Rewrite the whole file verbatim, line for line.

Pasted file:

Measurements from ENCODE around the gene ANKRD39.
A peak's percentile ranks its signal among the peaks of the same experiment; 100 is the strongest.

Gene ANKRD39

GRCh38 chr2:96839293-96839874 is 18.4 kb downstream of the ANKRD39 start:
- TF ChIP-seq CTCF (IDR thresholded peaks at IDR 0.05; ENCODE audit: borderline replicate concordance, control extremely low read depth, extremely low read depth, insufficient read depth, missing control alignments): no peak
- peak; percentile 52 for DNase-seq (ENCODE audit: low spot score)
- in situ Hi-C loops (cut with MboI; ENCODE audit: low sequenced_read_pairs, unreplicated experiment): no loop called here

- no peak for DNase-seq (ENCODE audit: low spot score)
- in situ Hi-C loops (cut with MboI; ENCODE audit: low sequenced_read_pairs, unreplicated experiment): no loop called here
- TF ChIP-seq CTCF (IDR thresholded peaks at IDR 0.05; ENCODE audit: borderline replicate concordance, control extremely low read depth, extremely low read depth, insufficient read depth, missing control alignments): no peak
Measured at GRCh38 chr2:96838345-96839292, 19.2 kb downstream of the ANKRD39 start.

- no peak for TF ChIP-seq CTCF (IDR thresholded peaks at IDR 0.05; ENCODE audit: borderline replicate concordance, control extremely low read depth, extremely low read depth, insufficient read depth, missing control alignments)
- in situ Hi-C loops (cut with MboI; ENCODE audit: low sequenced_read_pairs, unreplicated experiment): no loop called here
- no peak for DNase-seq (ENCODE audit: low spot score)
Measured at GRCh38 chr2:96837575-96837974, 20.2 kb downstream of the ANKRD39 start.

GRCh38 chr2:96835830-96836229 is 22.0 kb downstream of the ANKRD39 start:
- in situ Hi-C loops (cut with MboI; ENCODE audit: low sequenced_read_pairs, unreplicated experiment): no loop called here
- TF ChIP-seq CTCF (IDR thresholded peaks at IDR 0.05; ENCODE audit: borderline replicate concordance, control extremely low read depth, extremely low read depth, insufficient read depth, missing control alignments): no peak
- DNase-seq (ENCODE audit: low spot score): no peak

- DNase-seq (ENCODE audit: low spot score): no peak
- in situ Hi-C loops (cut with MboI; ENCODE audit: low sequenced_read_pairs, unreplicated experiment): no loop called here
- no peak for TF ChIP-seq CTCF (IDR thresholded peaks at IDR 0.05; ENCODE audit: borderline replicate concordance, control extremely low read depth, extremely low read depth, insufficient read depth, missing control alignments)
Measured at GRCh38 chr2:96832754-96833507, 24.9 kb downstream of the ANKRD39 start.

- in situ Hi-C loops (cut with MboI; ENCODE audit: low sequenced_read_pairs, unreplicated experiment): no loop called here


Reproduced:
Measurements from ENCODE around the gene ANKRD39.
A peak's percentile ranks its signal among the peaks of the same experiment; 100 is the strongest.

Gene ANKRD39

GRCh38 chr2:96839293-96839874 is 18.4 kb downstream of the ANKRD39 start:
- TF ChIP-seq CTCF (IDR thresholded peaks at IDR 0.05; ENCODE audit: borderline replicate concordance, control extremely low read depth, extremely low read depth, insufficient read depth, missing control alignments): no peak
- peak; percentile 52 for DNase-seq (ENCODE audit: low spot score)
- in situ Hi-C loops (cut with MboI; ENCODE audit: low sequenced_read_pairs, unreplicated experiment): no loop called here

- no peak for DNase-seq (ENCODE audit: low spot score)
- in situ Hi-C loops (cut with MboI; ENCODE audit: low sequenced_read_pairs, unreplicated experiment): no loop called here
- TF ChIP-seq CTCF (IDR thresholded peaks at IDR 0.05; ENCODE audit: borderline replicate concordance, control extremely low read depth, extremely low read depth, insufficient read depth, missing control alignments): no peak
Measured at GRCh38 chr2:96838345-96839292, 19.2 kb downstream of the ANKRD39 start.

- no peak for TF ChIP-seq CTCF (IDR thresholded peaks at IDR 0.05; ENCODE audit: borderline replicate concordance, control extremely low read depth, extremely low read depth, insufficient read depth, missing control alignments)
- in situ Hi-C loops (cut with MboI; ENCODE audit: low sequenced_read_pairs, unreplicated experiment): no loop called here
- no peak for DNase-seq (ENCODE audit: low spot score)
Measured at GRCh38 chr2:96837575-96837974, 20.2 kb downstream of the ANKRD39 start.

GRCh38 chr2:96835830-96836229 is 22.0 kb downstream of the ANKRD39 start:
- in situ Hi-C loops (cut with MboI; ENCODE audit: low sequenced_read_pairs, unreplicated experiment): no loop called here
- TF ChIP-seq CTCF (IDR thresholded peaks at IDR 0.05; ENCODE audit: borderline replicate concordance, control extremely low read depth, extremely low read depth, insufficient read depth, missing control alignments): no peak
- DNase-seq (ENCODE audit: low spot score): no peak

- DNase-seq (ENCODE audit: low spot score): no peak
- in situ Hi-C loops (cut with MboI; ENCODE audit: low sequenced_read_pairs, unreplicated experiment): no loop called here
- no peak for TF ChIP-seq CTCF (IDR thresholded peaks at IDR 0.05; ENCODE audit: borderline replicate concordance, control extremely low read depth, extremely low read depth, insufficient read depth, missing control alignments)
Measured at GRCh38 chr2:96832754-96833507, 24.9 kb downstream of the ANKRD39 start.

- in situ Hi-C loops (cut with MboI; ENCODE audit: low sequenced_read_pairs, unreplicated experiment): no loop called here